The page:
Museums have good reasons for asking visitors to restrain their physical exertions. Human clumsiness can lead to expensive disasters – a few years ago a hapless guest at New York’s The Met tripped and put an arm through Picasso’s ‘The Actor’ (estimated worth $130m) while in 2006 a stray shoelace launched a man down the stairs at the Cambridge’s Fitzwilliam Museum, straight into a trio of valuable Qing Dynasty vases.
Recently however, museums have been ignoring the risks of combining art and activity, offering innovative takes on exercise classes that occur among their installations.
One of these is The Museum Workout at The Metropolitan Museum of Art, a collaboration between MetLiveArts, Monica Bill Barnes & Company, and artist/illustrator Maira Kalman that takes visitors on a dynamic early-morning voyage through the museum’s collection.
Those lucky enough to get a space on the now-sold-out tour are guided on their early morning journey by a pair of dancers in glittering cocktail dresses and trainers. They perform a range of heart rate raising movements including speed walking, jumping jacks and lunges.
This energised take on the art tour clearly appeals to the public. On its initial announcement, the performance sold out, and when the run was extended in February this year, all tickets were snapped up in an afternoon.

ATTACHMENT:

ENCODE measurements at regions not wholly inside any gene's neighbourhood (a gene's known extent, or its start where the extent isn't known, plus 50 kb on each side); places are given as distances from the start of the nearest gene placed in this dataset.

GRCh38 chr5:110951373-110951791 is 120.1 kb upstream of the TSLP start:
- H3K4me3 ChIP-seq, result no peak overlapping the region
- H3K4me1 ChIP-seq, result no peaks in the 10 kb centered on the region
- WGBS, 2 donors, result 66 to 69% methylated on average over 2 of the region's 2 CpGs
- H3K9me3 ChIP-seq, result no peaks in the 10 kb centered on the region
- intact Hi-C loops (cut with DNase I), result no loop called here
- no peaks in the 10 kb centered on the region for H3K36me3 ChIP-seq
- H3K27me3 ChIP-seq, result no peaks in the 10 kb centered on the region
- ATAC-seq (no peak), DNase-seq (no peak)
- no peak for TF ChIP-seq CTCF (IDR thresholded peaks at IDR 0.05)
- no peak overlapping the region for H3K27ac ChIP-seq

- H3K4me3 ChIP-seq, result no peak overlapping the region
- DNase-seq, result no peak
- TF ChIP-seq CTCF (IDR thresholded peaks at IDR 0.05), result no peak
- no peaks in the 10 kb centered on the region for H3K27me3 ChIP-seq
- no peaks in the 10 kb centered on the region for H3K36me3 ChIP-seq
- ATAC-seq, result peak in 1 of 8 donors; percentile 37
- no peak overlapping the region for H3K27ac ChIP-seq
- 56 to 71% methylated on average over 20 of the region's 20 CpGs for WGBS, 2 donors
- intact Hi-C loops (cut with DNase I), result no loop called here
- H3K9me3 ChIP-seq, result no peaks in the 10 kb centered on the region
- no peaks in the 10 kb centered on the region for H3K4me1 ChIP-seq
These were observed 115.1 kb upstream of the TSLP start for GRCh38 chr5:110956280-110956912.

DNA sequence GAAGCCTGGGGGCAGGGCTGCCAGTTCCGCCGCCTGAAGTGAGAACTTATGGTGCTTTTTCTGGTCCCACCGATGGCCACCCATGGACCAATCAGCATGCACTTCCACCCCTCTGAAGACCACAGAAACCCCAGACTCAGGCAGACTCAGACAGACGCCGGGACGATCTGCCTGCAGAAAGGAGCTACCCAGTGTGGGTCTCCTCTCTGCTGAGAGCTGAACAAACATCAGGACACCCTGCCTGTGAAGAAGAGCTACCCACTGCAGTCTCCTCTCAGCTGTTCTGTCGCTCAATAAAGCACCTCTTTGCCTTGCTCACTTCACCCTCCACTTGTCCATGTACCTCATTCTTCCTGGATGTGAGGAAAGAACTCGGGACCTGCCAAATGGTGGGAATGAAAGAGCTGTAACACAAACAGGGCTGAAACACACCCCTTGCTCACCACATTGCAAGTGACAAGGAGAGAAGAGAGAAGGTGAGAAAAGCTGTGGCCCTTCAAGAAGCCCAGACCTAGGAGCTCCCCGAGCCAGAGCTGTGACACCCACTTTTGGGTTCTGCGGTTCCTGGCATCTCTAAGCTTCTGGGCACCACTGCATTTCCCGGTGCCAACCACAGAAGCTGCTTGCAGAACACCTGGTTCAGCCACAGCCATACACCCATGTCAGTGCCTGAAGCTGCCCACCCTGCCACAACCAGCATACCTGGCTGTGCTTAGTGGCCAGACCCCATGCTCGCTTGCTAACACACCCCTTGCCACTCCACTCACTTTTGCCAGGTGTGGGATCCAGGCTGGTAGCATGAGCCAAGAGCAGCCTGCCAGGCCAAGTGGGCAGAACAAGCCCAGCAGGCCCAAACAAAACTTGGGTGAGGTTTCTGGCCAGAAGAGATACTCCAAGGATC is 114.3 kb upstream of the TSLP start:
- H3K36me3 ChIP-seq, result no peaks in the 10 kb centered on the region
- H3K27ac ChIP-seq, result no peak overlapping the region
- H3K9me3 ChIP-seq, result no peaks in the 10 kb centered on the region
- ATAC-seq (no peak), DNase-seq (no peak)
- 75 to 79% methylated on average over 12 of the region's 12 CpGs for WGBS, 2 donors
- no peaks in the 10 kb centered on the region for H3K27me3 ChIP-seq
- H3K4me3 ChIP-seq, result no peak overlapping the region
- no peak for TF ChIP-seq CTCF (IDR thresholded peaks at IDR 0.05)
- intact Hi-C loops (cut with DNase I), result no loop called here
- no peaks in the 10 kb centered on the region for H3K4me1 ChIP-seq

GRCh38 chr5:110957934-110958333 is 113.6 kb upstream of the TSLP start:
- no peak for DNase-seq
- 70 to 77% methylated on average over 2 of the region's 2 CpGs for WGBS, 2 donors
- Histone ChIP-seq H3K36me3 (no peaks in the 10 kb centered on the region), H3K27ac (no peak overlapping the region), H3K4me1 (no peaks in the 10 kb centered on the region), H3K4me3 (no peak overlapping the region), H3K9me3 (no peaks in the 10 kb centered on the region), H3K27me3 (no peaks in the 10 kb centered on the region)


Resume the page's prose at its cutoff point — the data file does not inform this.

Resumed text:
Let’s face it, who wouldn’t swap a gym for star-jumps in the 19th-century surrounds of the Met?
An appetite is also growing for expanding the impact of yoga classes with unusual locations. For the past few years, New York’s Brooklyn Museum has opened up the dramatic Beaux-Arts Court for classes, while the Victoria and Albert Museum has a monthly event that includes a yoga class and a guided tour of the collection. In the summer months, both deCordova Sculpture Park and Museum in Massachusetts and Storm King Art Centre in New York offer outdoor classes among their sculptures.
It’s not just museums – Londoners can lessen the agony of a chair pose with the view from the top of The Shard, and until last year lessons were being held at the peak of Anish Kapoor’s ArcelorMittal Orbit observation tower in the Queen Elizabeth Olympic Park.
So why relocate one’s workouts to spaces more commonly associated with breathless reverence than being out of breath? And why are curators risking their priceless pieces to the threat of a clumsy yoga transition?
For Limor Tomer, general manager of MetLiveArts, The Museum Workout ‘ingeniously tweaks the age-old questions, “what is art?” and “why does art matter?” and gets at these questions by way of a rigorously physical and intellectual workout’.
It also presents previously unasked questions, no less important, such as how the experience of John Singer Sargent’s ‘Portrait of Madame X’ is altered by performing squats to a disco beat.